“it’s never too late to have a happy childhood.”
It’s an old adage from neurolinguistic programming (NLP), and it was Richard Bandler, the co-founder of NLP, who said it. It was controversial at the time; and of course we are entering the realms of magical thinking if we think we can change the past.
We cannot change the past
The past happened. Fact. And our past is immortalised in our memory. But our memories are far from factual, and far from fixed. Think about how unreliable witness statements are seen to be in the eyes of the law. And have you ever experienced talking to a friend or family member about a childhood memory? But both of you seem to remember the same thing in a very different way?
How memory is coded
Memory is coded in each of us in a very subjective way. Memories consist of the emotions the interactions and the meanings that we each, individually, make at a certain time. Subsequently, every time we recall a memory, there is the potential to change the memory. If this happens, that memory is put back into your ‘memory banks’ changed. Our memory can, literally, play tricks on us, as with each recall we change it put it back, change it put it back.
The Neuroscientist Joseph LeDoux had to say of this discovery:
“Most neuroscientists, myself included, believed that a new memory, once consolidated into long-term storage, is stable. It’s as if every long-term memory had its own connections in the brain. Each time you retrieve the memory, or remembered, you retrieved that original memory, and then returned it. Reconsolidation theory proposed a radically different idea — that the very act of remembering could change the memory. Therefore, every time you remembered, you’d recall the memory as it was the very last time you remembered it, rather than the memory that was created the first time. And it would be replaced as a new representation. This theory suggested that the very act of remembering might render memories fragile, subject to change or perhaps erasure.”
What we can change
But it’s not that we can change what happened to us in the past. However we change its emotional charge. The meaning that we wrap up in the memory can be updated. And if we can do that we can successfully difficult events in our past become events that happened, but we are no longer have to get disturbed or caught up in them. This is done in a part of the brain called the hippocampus. This part of the brain gets ‘damaged’ by trauma but we can reinforce healthy activity of this region of the brain in psychotherapy or yoga therapy.
How the healing works
It kind of works like this:
- Limbic pathway (in childhood memories)
Get angry at 4 when sister takes toy (emotional energy) > hit sister (action) > get punished by parents (interaction) > feel like a very bad boy (meaning encoded in feeling)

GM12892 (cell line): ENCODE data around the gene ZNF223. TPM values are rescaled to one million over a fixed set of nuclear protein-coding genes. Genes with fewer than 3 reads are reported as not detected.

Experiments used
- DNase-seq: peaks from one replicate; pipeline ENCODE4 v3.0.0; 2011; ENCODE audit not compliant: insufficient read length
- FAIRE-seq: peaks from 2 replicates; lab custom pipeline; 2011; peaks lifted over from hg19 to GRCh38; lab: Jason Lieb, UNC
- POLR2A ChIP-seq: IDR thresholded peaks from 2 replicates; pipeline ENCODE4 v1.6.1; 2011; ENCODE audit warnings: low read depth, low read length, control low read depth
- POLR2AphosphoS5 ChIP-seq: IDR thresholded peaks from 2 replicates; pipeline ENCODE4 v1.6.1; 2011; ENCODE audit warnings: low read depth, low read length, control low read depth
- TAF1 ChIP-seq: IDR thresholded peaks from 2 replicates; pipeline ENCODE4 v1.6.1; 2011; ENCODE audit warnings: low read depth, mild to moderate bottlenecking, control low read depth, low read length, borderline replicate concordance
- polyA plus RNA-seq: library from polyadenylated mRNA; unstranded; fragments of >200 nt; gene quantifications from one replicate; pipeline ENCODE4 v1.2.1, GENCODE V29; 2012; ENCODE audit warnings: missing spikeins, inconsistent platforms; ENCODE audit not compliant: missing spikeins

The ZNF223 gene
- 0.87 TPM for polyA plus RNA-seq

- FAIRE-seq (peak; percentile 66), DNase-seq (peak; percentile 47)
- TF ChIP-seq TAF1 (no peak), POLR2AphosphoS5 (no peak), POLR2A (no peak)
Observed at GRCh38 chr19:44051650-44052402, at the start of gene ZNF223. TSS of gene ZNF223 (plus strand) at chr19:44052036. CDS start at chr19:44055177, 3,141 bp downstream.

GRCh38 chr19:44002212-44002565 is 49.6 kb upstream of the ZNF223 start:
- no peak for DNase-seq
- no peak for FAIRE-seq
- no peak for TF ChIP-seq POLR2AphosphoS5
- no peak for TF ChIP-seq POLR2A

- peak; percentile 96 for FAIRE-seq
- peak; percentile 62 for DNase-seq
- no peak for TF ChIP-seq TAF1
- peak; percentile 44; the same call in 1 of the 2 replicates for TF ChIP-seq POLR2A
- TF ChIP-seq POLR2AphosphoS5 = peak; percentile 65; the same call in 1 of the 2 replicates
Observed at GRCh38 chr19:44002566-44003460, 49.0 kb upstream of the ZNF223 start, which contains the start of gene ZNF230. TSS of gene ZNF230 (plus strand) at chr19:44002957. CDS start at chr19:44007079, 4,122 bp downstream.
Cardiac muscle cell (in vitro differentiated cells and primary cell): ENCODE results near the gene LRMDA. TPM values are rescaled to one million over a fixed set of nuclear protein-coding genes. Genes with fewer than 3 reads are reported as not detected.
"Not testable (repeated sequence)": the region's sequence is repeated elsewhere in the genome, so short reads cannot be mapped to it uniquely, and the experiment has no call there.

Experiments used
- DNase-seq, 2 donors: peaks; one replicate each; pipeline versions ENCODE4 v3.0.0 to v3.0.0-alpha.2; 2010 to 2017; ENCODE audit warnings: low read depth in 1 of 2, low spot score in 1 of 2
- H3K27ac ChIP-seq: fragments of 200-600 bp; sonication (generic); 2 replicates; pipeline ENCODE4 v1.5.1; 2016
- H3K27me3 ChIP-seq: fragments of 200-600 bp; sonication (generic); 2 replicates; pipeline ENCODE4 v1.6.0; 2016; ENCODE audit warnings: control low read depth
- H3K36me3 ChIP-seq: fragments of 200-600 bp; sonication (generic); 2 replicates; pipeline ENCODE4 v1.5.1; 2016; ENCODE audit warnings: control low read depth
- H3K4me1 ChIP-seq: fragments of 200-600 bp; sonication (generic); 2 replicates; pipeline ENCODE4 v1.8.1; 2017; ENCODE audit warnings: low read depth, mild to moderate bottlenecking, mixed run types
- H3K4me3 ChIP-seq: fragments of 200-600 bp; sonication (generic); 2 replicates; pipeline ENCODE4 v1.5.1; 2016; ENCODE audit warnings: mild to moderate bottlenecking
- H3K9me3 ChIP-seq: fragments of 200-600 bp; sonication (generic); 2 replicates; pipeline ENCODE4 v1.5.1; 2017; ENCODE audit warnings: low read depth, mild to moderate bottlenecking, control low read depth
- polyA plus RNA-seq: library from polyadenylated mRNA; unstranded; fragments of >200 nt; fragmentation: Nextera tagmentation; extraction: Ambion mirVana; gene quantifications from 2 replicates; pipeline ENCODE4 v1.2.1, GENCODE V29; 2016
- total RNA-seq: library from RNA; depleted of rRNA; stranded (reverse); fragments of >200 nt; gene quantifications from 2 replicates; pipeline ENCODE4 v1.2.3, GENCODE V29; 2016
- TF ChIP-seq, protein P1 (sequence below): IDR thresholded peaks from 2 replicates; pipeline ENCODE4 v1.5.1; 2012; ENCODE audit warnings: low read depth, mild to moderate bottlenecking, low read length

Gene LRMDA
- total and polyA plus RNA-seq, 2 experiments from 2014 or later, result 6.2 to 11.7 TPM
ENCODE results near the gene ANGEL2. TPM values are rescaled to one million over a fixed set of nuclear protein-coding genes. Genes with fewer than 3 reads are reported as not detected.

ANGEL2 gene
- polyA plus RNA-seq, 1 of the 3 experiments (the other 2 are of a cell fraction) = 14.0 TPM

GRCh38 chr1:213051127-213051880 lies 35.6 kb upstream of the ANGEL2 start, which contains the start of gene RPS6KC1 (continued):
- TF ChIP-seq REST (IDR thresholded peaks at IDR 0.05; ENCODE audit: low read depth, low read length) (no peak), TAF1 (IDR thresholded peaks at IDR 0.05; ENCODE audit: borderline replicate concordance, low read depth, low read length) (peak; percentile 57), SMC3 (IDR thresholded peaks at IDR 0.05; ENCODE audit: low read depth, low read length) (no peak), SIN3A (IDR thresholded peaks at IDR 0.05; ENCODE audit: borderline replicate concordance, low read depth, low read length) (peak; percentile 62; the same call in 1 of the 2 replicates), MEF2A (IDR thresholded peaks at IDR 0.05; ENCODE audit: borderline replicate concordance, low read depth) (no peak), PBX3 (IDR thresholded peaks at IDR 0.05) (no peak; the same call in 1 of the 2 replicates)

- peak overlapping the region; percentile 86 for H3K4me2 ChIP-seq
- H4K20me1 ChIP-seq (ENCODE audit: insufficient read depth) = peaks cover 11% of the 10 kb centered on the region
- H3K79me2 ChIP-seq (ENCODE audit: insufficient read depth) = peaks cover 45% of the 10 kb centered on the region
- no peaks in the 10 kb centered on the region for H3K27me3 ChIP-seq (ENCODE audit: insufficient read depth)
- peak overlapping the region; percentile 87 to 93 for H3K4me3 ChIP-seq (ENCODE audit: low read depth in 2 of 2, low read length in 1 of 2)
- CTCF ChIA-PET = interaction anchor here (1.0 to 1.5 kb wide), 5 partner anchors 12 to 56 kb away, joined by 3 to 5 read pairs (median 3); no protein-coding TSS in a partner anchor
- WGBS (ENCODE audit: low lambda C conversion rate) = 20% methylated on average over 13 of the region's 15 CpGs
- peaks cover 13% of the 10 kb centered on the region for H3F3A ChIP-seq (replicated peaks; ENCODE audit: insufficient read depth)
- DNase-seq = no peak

- Reversal of limbic pathway, by re-presenting old memory to higher cortex as an adult (cortical pathway for remeaning)
Little boy got mad and parents didn’t handle it well, therefore I am not bad (feeling of relief and memory is resolved)
This is the basis of neurolinguistic psychotherapy (NLPt) – it frees us of the past. This is important because memory runs the show. In every moment of our lives we are subtly and subconsciously influenced by the memory of our past experiences. For example anxiety is often due to underlying and repressed anger. If we are repressing our anger (defence mechanism) part of our mind knows, and gets anxious because anger means we are ‘bad’ (see above childhood example). It is important to remember that the subconscious mind is simplistic and childlike (and incredibly potent) and makes powerful links between events and meaning.
Creating new memories
However what is even more remarkable about memory is that we can consciously create new nurturing memories that run parallel to the old unsupportive ones. This creates a deeply embodied sense of what it could have been like to have had a very different childhood experience. This is quite amazing.
Remember what Einstein (I think!) said, “The brain doesn’t know the difference between imagination and reality.” Actually I think the brain does; it’s the body that doesn’t. We can use our imagination to create an embodied ‘felt sense’ of what a certain (positive, nurturing) memory would feel like. When we get that ‘feeling of what happens’ it changes our very consciousness (see Damasio).
Pesso Boyden system psychotherapy
In a Pesso Boyden psychomotor (PBSP) session today, a client nicely sums up the experience:
“I’ve just had a realisation that if I can live this in my mind, the perfect family situation, and create a memory out of that, then it shows how much power the old memory has got to hold me down. I’ve been buried in them, I am letting them have power only I can give them. Only I decide to give them that power and invest in those old memories. Now I realise I can place my power of thought where I want to, and not invest in the old [negative] memories, but put my energy into the new experience I have just created. It gives me a fizzing feeling all over my body and I feel connected and whole. I feel at one.”
We don’t change reality – that would be (at best) magical thinking or (at worst) hallucination. But we change the meaning that we make of reality, and in doing that we change its hold over us. And simultaneously we can create, through our imagination, in PBSP, new parallel memories that give us an embodied sense of ‘what it could have been like’.
The two together are a powerful partnership
Memory runs the show: present consciousness is woven from the threads of memory. The present moment by moment experience therefore is ‘loaded’ with the felt sense and meaning of the negative memories from our past. Change this and you change everything.